Numazu

Numazu is a small city of about 200,000 people on the coast of Shizuoka. On clear days you have good views of Mount Fuji from the beaches, and the hills surrounding Numazu offer good hiking opportunities with terrific views over the town and the bay.

Most people who visit Numazu do so because of it’s convenience to the Izu Peninsula, but there are 2 destinations here which are particularly worth visiting.

Cape Osezaki:

This is a lovely sandy peninsula that despite storms, tsunami and tourism still stretches about 1 kilometer into Suruga Bay. It is fairly close to town and easy to get to. There is a good walking path (the hike isn’t strenous) to the end of the peninsula where there is a shrine (Ose Jinja) dedicated to the gods of the sea. The shrine is popular with families involved in the fishing industry, a major local employer. There is an excellent swimming beach, very clean on the bay side of the cape. It has good views of Mount Fuji and excellent scuba diving conditions. The conditions on the other side aren’t so good. One feature of the walk are the trees called “Byakushin”. Warped by extended exposure to high winds, it is these trees (and the pines) that keep the peninsula intact. They are designated by the government as a national natural treasure.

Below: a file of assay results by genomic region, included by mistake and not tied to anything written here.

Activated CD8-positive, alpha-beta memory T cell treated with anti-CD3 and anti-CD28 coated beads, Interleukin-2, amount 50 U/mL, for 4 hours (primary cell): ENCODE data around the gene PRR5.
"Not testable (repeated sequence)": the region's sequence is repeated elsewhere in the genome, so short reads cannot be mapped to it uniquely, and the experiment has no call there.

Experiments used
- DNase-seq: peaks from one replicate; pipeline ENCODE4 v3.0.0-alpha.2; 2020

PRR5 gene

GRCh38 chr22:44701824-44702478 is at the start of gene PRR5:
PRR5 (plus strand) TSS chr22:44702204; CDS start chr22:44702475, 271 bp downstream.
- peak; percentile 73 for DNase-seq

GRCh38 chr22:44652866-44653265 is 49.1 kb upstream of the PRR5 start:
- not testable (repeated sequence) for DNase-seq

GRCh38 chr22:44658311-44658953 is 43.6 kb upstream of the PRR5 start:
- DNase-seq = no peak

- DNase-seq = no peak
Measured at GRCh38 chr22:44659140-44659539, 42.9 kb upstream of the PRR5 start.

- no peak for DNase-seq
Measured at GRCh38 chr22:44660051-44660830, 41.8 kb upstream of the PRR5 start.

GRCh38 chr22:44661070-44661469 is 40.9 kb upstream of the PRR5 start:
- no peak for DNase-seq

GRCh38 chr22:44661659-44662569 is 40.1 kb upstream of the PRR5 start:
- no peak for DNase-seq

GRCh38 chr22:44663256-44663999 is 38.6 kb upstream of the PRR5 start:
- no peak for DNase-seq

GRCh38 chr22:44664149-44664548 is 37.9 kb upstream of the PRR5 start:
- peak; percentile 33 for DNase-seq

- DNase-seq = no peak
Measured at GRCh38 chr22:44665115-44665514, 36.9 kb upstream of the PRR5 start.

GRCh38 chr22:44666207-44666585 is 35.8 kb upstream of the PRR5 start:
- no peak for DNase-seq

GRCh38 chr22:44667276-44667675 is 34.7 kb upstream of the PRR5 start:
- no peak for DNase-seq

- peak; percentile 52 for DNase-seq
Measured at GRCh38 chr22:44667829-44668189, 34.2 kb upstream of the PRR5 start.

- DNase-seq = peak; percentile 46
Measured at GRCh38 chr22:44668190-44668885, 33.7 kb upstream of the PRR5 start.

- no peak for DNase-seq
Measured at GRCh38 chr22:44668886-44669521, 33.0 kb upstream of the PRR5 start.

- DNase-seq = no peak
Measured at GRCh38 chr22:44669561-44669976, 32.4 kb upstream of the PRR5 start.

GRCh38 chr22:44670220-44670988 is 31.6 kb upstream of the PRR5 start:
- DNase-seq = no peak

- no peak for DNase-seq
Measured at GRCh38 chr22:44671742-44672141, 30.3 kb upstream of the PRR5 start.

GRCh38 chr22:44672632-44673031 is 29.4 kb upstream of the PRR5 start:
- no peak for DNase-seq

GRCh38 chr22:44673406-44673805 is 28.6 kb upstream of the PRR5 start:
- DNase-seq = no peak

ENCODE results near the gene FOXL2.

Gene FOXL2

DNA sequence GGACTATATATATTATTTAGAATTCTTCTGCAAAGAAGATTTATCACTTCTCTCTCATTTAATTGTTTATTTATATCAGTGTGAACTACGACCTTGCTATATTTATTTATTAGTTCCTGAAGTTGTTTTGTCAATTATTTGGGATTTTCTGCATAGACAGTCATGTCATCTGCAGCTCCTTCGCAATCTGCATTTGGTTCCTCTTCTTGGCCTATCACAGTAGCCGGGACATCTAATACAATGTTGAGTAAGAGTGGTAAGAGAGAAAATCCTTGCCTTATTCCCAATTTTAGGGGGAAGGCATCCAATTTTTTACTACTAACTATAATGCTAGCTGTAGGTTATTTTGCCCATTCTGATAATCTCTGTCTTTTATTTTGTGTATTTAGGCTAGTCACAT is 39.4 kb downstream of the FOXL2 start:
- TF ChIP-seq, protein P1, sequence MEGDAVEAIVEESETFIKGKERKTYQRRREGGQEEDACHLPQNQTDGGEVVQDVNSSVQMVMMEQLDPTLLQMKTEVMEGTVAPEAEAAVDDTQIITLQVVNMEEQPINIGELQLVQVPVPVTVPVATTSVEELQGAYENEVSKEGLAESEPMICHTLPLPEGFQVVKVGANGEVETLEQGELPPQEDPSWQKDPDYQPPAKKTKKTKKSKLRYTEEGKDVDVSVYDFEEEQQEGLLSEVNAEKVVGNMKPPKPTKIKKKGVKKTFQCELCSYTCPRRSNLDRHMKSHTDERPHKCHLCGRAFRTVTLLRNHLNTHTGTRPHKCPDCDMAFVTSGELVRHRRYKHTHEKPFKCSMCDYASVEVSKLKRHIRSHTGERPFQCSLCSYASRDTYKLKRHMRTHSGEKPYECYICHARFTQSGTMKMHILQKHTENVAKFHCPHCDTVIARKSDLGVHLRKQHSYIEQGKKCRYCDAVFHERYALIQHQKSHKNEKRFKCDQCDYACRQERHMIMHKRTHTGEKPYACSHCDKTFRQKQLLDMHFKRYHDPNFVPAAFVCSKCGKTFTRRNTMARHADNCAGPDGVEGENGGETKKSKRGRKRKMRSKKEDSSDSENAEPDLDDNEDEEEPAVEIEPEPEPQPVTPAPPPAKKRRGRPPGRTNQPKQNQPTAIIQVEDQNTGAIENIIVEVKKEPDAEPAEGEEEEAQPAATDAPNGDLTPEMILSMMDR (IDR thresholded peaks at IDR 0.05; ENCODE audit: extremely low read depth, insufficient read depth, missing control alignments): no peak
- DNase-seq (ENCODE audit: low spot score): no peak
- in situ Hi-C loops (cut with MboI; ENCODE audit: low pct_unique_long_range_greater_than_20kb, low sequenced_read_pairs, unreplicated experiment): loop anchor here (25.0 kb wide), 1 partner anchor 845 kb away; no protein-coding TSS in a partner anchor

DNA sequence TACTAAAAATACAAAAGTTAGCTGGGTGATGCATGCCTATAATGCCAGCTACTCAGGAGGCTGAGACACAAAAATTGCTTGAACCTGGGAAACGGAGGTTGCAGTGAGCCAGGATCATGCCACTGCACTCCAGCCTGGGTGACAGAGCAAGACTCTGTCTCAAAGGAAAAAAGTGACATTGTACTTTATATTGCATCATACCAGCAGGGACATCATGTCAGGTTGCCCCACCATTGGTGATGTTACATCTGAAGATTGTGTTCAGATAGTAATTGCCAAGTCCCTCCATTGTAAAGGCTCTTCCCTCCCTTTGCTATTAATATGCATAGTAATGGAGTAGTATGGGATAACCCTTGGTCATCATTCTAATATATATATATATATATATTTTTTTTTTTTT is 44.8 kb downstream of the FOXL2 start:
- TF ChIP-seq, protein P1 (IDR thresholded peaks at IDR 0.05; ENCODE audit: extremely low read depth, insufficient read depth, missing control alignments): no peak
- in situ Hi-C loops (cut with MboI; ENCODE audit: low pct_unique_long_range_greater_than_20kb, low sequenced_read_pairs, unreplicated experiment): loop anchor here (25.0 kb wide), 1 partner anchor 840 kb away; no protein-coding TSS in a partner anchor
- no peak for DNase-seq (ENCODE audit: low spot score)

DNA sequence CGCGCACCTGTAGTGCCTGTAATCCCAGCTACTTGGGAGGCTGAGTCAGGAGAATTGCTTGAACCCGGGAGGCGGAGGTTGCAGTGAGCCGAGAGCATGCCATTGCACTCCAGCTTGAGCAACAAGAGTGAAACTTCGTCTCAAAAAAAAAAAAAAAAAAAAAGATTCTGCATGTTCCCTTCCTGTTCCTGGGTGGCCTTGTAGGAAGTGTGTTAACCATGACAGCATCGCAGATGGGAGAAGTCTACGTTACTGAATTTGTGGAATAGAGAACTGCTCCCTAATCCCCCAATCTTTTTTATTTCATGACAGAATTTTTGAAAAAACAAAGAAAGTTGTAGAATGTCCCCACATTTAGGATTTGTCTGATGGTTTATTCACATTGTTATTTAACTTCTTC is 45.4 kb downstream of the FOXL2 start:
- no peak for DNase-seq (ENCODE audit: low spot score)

Numazu Imperial Villa Memorial Park:

This is the only place where you can get to see the insides of an Imperial Villa. Formerly known as “Karuizawa by the sea”, this villa was originally built in 1893 by the Meiji Emperor for Prince Yoshihito (Haru-no-miya), later the Taisho Emperor. It was used until 1969 when it was conferred on Numazu City and became a public park. The main focus of the public is the long beach with its strand of old pine trees, where visitors can enjoy the blossoms of the old apricot and peach trees.

Due to its location Numazu is a good spot for taking ferries to the Izu Peninsula, as it is a major station on the Tokaido Main Line. The Harbor area is interesting. One feature worth visiting is the huge gate protecting the harbor and local residents from the destruction caused by storm surges. It is pretty impressive engineering, and since you can take an elevator to the top of the gate where there is a large observation platform, a good view of the town and of Mount Fuji. If you walk inland from this gate for 5 minutes you reach the extensive fish markets. There are excellent restaurants specializing in the fresh seafood. If you want to splash out a little, visit “The Fishmarket Taproom“, a restaurant attached to the highly acclaimed boutique beer brewery owned by American expat Bryan Baird.

The ferry wharves are diagonally opposite the brewery. There are high speed boats to Heda, Toi, Dogashima & Matsuzaki. Sightseeing boats are also available from about 700 yen.

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